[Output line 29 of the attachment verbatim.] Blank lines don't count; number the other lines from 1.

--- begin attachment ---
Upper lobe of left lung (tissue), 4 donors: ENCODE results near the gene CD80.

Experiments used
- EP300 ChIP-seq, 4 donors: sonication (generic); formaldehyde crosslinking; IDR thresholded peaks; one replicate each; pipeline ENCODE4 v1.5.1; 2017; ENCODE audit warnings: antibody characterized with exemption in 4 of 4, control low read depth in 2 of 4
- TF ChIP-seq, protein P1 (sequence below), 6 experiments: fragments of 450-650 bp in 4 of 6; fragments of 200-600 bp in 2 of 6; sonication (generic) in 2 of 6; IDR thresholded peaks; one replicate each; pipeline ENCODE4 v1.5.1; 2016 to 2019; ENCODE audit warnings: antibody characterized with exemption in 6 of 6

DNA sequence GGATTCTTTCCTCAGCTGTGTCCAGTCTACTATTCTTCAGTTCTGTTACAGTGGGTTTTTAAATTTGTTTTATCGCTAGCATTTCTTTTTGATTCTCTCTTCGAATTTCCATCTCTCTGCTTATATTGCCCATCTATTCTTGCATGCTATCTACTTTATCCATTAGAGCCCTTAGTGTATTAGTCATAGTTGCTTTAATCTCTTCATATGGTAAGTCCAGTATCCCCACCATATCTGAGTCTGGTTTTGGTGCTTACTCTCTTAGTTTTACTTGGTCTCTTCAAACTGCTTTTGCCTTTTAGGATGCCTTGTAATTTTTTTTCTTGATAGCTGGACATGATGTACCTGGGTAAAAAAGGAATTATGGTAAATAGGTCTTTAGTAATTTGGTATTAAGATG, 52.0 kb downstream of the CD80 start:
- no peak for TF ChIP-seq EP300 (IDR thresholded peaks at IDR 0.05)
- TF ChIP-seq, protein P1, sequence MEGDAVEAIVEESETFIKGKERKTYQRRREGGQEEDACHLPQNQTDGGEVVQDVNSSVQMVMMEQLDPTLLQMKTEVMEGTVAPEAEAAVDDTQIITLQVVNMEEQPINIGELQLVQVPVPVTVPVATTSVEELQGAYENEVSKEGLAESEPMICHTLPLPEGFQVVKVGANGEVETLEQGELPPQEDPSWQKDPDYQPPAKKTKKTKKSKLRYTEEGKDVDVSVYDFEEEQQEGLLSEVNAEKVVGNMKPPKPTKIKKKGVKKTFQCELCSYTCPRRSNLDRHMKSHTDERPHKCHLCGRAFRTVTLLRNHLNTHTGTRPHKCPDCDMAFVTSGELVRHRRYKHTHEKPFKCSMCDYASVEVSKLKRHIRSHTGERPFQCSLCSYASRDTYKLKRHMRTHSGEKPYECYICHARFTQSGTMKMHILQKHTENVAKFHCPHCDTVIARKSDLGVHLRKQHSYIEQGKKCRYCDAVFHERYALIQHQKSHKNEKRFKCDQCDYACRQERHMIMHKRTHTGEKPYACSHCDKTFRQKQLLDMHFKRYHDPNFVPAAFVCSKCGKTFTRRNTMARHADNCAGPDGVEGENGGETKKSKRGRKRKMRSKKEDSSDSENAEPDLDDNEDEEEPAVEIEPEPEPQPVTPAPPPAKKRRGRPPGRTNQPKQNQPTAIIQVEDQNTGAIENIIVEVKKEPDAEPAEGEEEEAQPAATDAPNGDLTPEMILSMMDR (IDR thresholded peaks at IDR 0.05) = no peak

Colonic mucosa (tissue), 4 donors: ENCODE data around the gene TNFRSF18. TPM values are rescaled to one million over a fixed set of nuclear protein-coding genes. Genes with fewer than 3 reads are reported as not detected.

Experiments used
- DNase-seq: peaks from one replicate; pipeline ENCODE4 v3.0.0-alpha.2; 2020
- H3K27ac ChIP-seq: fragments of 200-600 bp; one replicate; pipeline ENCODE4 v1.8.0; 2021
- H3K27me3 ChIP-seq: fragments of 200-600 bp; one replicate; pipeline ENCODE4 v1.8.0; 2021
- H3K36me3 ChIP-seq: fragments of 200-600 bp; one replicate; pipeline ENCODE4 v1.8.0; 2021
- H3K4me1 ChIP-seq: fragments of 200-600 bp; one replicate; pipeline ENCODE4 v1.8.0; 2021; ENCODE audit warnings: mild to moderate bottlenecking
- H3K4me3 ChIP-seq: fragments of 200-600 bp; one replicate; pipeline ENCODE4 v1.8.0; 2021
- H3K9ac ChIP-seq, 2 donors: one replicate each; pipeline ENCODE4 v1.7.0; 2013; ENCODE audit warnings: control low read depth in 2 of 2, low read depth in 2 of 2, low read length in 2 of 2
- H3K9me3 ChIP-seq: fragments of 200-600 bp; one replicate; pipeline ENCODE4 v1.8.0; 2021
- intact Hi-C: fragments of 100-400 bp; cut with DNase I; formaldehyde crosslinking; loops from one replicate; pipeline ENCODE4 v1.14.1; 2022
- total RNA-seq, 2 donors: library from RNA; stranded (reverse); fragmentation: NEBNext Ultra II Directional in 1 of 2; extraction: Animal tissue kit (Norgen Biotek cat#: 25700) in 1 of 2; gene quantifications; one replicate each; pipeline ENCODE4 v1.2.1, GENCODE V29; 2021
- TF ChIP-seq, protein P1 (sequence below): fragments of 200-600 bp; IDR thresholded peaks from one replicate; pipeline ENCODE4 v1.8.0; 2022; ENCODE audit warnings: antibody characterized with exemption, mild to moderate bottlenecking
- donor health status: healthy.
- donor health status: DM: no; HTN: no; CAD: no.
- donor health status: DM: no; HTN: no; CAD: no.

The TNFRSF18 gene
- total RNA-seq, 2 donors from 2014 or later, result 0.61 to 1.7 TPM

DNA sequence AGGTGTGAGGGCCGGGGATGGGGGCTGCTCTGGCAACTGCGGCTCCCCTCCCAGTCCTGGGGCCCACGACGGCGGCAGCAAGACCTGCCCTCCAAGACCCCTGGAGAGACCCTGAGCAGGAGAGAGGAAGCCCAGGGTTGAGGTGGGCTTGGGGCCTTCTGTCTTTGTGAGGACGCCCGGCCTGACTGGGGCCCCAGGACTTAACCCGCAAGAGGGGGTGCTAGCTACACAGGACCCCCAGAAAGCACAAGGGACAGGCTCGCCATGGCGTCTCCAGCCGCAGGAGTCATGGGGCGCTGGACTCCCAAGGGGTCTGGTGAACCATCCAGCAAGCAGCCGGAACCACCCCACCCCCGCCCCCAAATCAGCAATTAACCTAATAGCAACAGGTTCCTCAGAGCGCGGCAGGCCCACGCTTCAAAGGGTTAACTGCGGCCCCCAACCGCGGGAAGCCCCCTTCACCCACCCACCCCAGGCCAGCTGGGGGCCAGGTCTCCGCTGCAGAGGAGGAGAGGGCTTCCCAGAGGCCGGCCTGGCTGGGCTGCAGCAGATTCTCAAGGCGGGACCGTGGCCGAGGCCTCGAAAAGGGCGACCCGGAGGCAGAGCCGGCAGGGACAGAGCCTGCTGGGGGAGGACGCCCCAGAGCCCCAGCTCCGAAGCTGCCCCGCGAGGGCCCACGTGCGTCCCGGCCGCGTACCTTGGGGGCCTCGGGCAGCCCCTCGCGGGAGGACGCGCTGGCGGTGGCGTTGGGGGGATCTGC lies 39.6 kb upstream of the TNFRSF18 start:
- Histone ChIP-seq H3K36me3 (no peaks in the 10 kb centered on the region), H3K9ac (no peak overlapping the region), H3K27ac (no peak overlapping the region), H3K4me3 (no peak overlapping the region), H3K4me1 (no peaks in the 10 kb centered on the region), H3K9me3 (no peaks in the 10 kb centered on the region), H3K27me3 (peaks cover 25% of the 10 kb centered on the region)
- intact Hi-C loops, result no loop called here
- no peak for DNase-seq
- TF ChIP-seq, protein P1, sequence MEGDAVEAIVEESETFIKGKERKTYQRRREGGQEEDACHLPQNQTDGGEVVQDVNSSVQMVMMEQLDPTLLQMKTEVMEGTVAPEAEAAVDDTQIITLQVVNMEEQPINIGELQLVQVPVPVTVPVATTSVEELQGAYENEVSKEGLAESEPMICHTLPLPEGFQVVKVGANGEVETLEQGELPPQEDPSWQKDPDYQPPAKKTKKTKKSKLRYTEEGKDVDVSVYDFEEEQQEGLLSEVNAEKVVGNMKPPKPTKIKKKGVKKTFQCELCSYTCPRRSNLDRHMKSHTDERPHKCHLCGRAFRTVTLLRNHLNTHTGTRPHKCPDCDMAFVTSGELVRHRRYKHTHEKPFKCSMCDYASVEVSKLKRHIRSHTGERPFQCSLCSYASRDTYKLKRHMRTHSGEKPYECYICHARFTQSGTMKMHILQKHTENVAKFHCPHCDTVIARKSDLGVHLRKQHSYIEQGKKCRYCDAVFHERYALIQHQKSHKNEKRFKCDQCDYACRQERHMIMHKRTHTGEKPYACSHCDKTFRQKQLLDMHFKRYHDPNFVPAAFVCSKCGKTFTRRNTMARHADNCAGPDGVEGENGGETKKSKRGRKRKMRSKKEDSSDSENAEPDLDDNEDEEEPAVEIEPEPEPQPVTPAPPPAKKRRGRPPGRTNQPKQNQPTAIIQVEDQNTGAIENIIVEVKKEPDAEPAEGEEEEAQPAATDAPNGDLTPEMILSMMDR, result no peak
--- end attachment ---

- no peak for DNase-seq